# [R-sig-ME] Differences in standard and mixed effects logistic regression - rounding error or conceptual mistake?

mio nome n.pubblic at gmail.com
Wed Oct 26 18:16:48 CEST 2016

```I'm a bit confused. To my understanding, the standard logistic regression
should be equivalent to a mixed effect logistic regression where the
statistical unit is defined as random effect - but I found the results of
the two analysis to be different.

As example, let's say that I have an experiment with 20 participants. To
each participant I ask x questions, and their answer is scored either as
either "right" or "wrong".

I simulated the dataset with:

*data0 = cbind(data.frame(matrix(sample(1:10, 40, replace=TRUE), nrow = 20,
byrow = TRUE)), rep(c('a', 'b'), each=10))names(data0) = c('s','f','c')*

Let's say that the column *s* has the number of right answers, the column
*f* has the number of wrong answer, and the column *c* represents a
between-subject experimental condition. The subjects are organized per rows.

To test the effect of *c* I can write:

*anova(glm ( cbind( s, f) ~ 1, data = data0, family = binomial), glm (
cbind( s, f) ~ 1 + c, data = data0, family = binomial), test="Chisq")*

which gives me:

*Model 1: cbind(s, f) ~ 1Model 2: cbind(s, f) ~ 1 + c  Resid. Df Resid. Dev
Df Deviance Pr(>Chi)1        19     49.1442        18     42.978  1
6.1659  0.01302 **

So I tried to model the same data with a logistic mixed effect model.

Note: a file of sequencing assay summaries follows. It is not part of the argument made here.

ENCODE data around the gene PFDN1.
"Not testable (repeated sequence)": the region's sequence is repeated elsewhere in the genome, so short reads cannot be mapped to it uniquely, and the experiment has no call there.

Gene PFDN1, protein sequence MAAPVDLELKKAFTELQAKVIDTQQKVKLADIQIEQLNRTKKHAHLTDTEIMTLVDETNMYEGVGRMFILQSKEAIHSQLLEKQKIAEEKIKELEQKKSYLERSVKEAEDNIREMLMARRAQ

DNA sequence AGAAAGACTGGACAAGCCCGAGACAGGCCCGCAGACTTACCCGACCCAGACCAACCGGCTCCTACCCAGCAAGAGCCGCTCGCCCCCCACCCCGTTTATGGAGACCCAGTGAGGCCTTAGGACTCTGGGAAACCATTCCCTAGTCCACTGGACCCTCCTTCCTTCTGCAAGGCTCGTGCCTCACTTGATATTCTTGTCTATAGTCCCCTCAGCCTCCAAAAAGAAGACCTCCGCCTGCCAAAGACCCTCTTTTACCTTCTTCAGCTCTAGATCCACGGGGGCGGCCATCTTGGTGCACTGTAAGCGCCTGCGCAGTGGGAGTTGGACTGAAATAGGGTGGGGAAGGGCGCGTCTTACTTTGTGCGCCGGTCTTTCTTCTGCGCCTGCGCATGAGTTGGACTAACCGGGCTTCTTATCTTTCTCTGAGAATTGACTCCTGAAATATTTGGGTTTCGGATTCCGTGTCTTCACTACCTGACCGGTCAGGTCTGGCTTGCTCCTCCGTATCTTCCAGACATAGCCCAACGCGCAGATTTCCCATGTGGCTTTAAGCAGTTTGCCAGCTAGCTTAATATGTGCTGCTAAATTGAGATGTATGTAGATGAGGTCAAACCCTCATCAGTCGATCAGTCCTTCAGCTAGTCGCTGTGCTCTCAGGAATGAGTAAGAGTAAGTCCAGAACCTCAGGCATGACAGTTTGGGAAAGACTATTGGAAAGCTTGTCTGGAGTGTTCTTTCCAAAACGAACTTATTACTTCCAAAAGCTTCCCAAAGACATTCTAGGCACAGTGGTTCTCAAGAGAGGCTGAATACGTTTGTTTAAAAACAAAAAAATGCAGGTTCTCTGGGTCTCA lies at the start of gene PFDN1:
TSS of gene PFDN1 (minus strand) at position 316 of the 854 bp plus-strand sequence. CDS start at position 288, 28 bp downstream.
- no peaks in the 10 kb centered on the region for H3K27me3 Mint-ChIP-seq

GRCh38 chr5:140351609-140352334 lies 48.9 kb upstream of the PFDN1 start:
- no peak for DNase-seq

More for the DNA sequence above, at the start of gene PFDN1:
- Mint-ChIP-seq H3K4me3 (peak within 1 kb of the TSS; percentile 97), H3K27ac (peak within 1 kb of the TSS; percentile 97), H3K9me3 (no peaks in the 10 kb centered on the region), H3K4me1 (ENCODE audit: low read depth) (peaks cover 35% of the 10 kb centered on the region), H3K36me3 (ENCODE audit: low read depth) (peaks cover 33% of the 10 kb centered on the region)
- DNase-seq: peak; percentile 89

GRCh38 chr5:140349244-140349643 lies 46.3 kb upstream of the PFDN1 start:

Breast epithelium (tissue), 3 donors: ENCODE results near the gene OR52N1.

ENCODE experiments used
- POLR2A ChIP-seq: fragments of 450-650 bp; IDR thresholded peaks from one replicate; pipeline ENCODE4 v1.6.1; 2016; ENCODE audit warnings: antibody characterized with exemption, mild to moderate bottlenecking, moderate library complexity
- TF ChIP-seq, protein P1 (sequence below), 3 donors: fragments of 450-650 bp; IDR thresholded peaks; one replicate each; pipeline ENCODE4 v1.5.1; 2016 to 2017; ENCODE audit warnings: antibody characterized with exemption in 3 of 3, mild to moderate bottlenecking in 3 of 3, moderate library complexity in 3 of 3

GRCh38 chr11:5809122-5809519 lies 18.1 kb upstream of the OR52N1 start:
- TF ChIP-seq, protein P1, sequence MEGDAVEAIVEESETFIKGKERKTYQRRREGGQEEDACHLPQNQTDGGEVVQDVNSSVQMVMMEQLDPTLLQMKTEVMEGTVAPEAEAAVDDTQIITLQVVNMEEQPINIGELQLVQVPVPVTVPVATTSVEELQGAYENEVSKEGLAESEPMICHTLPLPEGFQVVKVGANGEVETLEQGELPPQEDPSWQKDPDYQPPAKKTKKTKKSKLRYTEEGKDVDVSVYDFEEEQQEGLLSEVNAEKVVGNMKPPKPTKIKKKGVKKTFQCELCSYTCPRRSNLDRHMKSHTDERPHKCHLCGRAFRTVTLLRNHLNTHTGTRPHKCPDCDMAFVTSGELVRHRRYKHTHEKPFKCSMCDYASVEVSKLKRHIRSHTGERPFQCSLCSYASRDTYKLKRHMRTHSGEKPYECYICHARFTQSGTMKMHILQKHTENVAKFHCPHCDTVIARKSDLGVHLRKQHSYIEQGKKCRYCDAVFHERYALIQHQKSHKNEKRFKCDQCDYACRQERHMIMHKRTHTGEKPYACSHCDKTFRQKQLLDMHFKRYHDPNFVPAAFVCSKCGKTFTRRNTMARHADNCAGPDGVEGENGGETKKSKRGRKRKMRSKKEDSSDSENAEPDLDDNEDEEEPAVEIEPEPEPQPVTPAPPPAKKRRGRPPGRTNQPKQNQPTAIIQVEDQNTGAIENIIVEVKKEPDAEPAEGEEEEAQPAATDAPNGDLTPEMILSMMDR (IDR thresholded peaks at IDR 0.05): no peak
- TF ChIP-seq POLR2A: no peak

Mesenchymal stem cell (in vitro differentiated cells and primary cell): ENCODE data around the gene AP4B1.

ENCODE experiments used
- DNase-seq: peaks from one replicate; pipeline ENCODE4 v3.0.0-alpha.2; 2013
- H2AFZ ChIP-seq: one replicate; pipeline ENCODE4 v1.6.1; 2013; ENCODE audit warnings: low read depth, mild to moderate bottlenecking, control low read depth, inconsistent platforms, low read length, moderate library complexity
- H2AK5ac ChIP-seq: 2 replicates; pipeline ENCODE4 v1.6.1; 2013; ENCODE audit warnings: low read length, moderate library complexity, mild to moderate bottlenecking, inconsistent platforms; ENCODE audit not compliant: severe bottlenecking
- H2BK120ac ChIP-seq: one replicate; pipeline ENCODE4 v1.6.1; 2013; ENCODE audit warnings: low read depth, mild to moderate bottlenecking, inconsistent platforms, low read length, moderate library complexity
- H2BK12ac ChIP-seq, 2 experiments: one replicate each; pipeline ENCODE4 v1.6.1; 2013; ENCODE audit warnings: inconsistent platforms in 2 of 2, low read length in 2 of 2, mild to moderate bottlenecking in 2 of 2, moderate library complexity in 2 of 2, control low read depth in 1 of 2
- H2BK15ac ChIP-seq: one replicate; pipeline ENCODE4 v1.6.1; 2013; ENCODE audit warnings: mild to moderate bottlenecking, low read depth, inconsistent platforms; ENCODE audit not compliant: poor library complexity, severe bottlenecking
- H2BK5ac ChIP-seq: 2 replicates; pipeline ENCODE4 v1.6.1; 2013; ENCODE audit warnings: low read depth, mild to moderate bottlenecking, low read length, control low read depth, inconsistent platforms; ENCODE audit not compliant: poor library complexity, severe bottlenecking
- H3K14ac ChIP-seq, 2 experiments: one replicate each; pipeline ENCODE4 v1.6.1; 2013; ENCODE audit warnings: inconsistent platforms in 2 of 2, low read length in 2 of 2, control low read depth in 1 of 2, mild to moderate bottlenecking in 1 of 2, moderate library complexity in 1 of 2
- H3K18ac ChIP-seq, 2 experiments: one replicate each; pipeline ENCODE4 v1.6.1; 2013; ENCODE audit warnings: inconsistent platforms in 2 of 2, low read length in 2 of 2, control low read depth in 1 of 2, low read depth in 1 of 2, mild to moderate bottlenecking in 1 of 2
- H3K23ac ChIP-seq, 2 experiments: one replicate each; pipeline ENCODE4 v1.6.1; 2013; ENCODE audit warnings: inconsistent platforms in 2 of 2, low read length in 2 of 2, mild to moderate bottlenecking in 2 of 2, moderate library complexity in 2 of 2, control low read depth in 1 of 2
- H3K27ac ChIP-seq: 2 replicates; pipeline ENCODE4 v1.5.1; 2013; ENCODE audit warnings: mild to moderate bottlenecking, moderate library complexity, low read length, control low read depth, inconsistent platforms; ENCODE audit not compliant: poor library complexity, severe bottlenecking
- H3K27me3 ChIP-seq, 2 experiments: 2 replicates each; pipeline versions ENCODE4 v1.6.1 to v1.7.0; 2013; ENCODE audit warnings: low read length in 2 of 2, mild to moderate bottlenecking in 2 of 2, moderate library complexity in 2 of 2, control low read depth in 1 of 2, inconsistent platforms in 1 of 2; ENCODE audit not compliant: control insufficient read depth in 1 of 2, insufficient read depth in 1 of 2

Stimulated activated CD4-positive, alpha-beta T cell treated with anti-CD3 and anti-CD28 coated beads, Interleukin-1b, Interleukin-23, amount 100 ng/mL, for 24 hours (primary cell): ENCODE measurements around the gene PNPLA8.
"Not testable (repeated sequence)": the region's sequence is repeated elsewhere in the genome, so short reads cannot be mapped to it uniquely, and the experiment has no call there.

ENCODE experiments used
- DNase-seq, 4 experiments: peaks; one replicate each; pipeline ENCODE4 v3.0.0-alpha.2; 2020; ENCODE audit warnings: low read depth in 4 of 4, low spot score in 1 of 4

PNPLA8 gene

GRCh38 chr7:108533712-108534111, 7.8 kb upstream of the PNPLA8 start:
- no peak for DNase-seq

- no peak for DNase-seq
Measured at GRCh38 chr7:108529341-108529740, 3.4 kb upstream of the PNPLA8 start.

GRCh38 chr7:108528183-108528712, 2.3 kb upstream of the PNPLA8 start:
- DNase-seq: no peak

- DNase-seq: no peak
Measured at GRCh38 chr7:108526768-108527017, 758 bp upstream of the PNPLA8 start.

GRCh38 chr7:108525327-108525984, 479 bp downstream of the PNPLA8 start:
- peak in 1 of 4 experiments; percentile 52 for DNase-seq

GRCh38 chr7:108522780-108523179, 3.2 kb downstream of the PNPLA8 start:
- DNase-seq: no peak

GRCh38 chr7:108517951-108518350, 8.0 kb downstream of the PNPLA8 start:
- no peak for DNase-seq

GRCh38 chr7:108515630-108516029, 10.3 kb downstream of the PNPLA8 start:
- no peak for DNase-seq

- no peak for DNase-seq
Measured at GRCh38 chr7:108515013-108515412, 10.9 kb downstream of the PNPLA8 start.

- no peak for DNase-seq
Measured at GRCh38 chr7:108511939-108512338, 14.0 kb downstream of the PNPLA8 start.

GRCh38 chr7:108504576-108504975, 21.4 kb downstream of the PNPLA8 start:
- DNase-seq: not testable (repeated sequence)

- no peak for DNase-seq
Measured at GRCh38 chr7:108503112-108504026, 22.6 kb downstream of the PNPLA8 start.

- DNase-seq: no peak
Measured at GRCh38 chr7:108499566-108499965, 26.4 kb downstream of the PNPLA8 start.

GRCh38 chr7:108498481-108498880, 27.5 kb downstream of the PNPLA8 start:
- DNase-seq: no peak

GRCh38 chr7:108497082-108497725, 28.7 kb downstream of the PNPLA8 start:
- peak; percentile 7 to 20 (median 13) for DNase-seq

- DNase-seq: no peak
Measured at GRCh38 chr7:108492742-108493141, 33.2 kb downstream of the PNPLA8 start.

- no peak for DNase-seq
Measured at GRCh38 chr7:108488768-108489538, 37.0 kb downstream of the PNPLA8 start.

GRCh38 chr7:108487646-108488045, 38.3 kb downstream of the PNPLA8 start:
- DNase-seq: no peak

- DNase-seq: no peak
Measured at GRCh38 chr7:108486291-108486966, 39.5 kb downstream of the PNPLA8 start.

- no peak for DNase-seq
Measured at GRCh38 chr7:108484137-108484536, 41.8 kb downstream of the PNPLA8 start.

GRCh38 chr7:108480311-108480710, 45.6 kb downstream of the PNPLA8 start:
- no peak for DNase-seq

First I converted it to a long format with:

*data1=NULLfor (i in 1 : nrow( data0) ) {tt = c(rep(1, data0\$s[i]), rep(0,
data0\$f[i]))t = cbind(tt, rep(i, length(tt)), rep(data0\$c[i],
length(tt)))data1 = rbind( data1, t)}data1 = data.frame(data1)names(data1)
= c("r","s", "c")data1\$s = factor(data1\$s)data1\$c = factor(data1\$c)*
Where *s* is the subject ID. Then I tested the effect of *c* with:

*library(lme4)anova(glmer( r ~ 1 + ( 1| s), data = data1, family =
binomial), glmer( r ~ 1 + c + ( 1| s), data = data1, family = binomial),
test="Chisq")*

Now the same analysis gives me a different result!

*glmer(r ~ 1 + (1 | s), data = data1, family = binomial): r ~ 1 + (1 |
s)glmer(r ~ 1 + c + (1 | s), data = data1, family = binomial): r ~ 1 + c +
(1 | s)                                                            Df
AIC    BICglmer(r ~ 1 + (1 | s), data = data1, family = binomial)      2
290.72 297.45glmer(r ~ 1 + c + (1 | s), data = data1, family = binomial)  3
289.97 300.07
logLik devianceglmer(r ~ 1 + (1 | s), data = data1, family = binomial)
-143.36   286.72glmer(r ~ 1 + c + (1 | s), data = data1, family = binomial)
-141.98   283.97
Chisq Chi Dfglmer(r ~ 1 + (1 | s), data = data1, family = binomial)glmer(r
~ 1 + c + (1 | s), data = data1, family = binomial) 2.7548      1
Pr(>Chisq)glmer(r ~ 1 +
(1 | s), data = data1, family = binomial)glmer(r ~ 1 + c + (1 | s), data =
data1, family = binomial)    0.09696 .*

Is it because of rounding errors in the implementation of the mathematical
functions, or there is some fundamental concept I'm missing here?

PS: the results of the two analysis can be closer that in the case I
reported - I cherry picked an extreme example for the sake of a clear
explanation.

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